PHOENIX -- For Friday's game to begin so abruptly was a stunning sight, considering how dominant Nationals ace Max Scherzer has been this season. He had seemingly improved from his Cy Young Award-winning season in 2016, and began this game with an ERA of 2.01 and 183 strikeouts, which both led the National League.
But the D-backs jumped on Scherzer for back-to-back-to-back home runs to begin the Nats' 6-5 loss at Chase Field. David Peralta, A.J. Pollock and Jake Lamb began the game with a barrage, marking the first time in Scherzer's career he had surrendered three consecutive home runs and the first time any pitcher had done so in Nationals history (2005-present).
After the last homer landed in the seats in right-center field, Scherzer regrouped and managed to turn what began as a disastrous outing into a serviceable one. He battled through five innings and gave up five runs on eight hits but struck out nine.
"They had a great game plan against me," Scherzer said. "This is a great start to learn from. I had four pitches today. I was using them. They beat me. ... That's what you get. Sometimes in this game, you get punched in the face. And you've got to be able to take it and learn from it. And this is a great opportunity for me to learn from, because there's things I did today that you could tell they were keying on."
Part of what makes Scherzer one of the best pitchers in baseball is his ability to take any start, good or bad, and figure out how he can learn from it. Entering the game, Scherzer had given up 0.87 home runs per nine innings, the second best mark in the NL. In 2016, he surrendered the most home runs in the NL, cutting down on his Achilles' heel from a year prior.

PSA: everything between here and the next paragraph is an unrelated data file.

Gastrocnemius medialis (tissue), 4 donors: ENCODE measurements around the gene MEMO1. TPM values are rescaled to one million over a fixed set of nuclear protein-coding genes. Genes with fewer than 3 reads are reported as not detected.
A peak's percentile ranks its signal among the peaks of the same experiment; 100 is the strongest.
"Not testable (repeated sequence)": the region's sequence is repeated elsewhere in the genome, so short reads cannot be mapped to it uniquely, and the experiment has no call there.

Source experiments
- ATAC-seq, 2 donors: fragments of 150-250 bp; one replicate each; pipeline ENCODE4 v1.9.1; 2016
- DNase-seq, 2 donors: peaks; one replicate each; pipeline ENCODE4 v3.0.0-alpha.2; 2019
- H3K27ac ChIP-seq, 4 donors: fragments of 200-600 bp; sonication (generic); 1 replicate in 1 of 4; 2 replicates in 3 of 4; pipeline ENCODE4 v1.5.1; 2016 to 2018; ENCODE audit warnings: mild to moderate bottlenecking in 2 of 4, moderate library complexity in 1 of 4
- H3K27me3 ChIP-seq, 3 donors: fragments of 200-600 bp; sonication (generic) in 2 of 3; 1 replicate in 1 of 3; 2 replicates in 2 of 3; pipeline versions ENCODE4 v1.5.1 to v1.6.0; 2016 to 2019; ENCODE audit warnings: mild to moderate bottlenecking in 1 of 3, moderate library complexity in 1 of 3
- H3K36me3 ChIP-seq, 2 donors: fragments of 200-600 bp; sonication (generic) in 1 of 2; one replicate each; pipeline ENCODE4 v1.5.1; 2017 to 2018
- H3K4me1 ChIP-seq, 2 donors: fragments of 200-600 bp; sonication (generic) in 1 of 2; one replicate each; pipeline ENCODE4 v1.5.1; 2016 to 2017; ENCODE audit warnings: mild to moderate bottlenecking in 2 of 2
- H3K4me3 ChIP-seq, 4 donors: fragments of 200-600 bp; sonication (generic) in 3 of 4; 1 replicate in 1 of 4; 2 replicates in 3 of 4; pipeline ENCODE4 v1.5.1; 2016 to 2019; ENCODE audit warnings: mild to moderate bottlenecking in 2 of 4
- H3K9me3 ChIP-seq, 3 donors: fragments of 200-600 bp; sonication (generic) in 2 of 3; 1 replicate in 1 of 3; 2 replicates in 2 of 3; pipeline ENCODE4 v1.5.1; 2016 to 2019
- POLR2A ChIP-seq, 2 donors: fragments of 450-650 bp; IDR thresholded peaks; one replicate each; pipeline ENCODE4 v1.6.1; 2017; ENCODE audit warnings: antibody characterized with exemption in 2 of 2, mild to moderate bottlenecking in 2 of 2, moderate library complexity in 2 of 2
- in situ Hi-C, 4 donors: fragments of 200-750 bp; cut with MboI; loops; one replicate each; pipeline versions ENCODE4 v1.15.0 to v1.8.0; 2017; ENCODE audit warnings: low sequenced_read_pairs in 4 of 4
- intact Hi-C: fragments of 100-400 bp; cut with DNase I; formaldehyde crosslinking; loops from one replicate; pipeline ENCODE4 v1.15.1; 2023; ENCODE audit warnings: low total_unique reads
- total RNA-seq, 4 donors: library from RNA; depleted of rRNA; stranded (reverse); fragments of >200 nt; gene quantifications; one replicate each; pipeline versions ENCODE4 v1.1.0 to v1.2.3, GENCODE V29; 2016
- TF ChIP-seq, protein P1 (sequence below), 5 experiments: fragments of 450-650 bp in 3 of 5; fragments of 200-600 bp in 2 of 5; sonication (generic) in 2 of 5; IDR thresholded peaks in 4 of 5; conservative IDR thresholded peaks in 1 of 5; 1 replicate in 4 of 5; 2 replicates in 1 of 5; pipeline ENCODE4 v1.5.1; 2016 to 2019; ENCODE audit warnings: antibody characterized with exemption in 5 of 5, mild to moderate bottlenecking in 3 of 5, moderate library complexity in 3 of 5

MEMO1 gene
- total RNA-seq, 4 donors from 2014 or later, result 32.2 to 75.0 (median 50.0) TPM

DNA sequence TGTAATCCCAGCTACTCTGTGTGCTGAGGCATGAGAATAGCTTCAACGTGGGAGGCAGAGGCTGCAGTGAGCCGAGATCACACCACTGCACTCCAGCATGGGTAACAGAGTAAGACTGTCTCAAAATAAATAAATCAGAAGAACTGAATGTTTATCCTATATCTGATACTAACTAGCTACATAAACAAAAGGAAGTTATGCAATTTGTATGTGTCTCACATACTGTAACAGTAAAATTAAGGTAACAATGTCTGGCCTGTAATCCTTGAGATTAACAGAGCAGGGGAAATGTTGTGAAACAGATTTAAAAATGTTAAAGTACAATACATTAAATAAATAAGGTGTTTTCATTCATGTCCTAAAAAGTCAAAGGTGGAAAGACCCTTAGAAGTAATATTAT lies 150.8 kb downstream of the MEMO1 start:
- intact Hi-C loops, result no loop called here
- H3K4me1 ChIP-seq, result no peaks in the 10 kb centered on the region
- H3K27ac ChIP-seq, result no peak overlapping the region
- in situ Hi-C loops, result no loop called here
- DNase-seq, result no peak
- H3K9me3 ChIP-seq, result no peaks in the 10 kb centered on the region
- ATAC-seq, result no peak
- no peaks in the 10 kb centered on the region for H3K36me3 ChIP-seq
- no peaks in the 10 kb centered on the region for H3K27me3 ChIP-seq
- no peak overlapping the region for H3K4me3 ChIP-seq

None of the pitches Arizona hit for home runs were clear misses right over the plate, and yet he still expected better with his location. Especially because he felt as if the D-backs had keyed in on his location and were ready to be aggressive.
"I know that these guys had a really good game plan," D-backs manager Torey Lovullo said. "[Scherzer's] not necessarily a guy where you wanna drive up high pitch counts and get him out of the game, because the next thing you know he might retire nine or 10 in a row and you're in the sixth or seventh inning."
Still, Scherzer locked in after a four-run first inning and eventually found his groove. He retired 11 of the final 13 batters he faced to give the Nationals five innings and at least soften the blow on the bullpen. Even if he was not completely satisfied after the game, it was a small victory for the Nats and gave them a chance to nearly complete a comeback in the game.
"When you give your team five innings, you don't really feel good about five innings," Scherzer. "But sometimes, I say this when you have a good game, the last 15 pitches kind of determine how you feel. Well, the last 15 pitches today were good. Sometimes you've got to take that and move on."